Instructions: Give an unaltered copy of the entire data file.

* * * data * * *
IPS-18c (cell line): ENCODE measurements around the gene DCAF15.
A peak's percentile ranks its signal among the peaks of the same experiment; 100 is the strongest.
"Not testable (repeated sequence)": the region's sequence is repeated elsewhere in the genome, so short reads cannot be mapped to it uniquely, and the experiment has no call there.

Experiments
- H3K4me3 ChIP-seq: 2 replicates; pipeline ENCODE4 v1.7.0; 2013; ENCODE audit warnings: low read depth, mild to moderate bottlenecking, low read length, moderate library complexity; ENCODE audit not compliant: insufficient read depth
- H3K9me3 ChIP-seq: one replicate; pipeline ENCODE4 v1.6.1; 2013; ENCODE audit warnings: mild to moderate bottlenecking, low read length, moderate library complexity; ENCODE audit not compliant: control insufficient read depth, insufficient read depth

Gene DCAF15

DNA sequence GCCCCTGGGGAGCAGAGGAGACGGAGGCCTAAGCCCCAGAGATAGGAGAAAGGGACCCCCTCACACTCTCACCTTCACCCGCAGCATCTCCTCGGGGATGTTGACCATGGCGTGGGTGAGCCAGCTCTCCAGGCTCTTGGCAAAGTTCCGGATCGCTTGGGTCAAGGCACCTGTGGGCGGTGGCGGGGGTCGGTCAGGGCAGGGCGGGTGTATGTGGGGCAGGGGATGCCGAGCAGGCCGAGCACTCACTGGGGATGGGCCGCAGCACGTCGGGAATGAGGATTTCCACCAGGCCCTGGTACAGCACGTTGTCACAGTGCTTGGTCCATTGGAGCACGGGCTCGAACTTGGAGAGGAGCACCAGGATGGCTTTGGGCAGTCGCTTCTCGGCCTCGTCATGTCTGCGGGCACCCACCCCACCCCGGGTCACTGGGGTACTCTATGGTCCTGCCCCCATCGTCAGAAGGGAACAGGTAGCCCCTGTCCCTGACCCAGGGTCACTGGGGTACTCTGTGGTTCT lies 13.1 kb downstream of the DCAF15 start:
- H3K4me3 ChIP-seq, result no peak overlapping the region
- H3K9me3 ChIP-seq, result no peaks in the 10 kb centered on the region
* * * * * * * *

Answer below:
IPS-18c (cell line): ENCODE measurements around the gene DCAF15.
A peak's percentile ranks its signal among the peaks of the same experiment; 100 is the strongest.
"Not testable (repeated sequence)": the region's sequence is repeated elsewhere in the genome, so short reads cannot be mapped to it uniquely, and the experiment has no call there.

Experiments
- H3K4me3 ChIP-seq: 2 replicates; pipeline ENCODE4 v1.7.0; 2013; ENCODE audit warnings: low read depth, mild to moderate bottlenecking, low read length, moderate library complexity; ENCODE audit not compliant: insufficient read depth
- H3K9me3 ChIP-seq: one replicate; pipeline ENCODE4 v1.6.1; 2013; ENCODE audit warnings: mild to moderate bottlenecking, low read length, moderate library complexity; ENCODE audit not compliant: control insufficient read depth, insufficient read depth

Gene DCAF15

DNA sequence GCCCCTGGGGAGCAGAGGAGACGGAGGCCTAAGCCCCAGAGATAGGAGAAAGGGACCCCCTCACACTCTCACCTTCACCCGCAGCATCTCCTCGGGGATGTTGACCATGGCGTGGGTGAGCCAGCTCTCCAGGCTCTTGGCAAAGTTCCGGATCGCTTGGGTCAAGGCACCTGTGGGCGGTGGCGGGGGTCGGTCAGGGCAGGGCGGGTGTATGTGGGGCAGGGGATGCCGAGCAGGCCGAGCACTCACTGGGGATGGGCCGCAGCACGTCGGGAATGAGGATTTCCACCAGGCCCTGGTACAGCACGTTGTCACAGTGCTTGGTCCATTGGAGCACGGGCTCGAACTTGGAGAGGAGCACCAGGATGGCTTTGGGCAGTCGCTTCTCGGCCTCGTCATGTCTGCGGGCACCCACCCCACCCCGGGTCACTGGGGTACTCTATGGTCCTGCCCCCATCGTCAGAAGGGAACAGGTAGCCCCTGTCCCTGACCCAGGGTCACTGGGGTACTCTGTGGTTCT lies 13.1 kb downstream of the DCAF15 start:
- H3K4me3 ChIP-seq, result no peak overlapping the region
- H3K9me3 ChIP-seq, result no peaks in the 10 kb centered on the region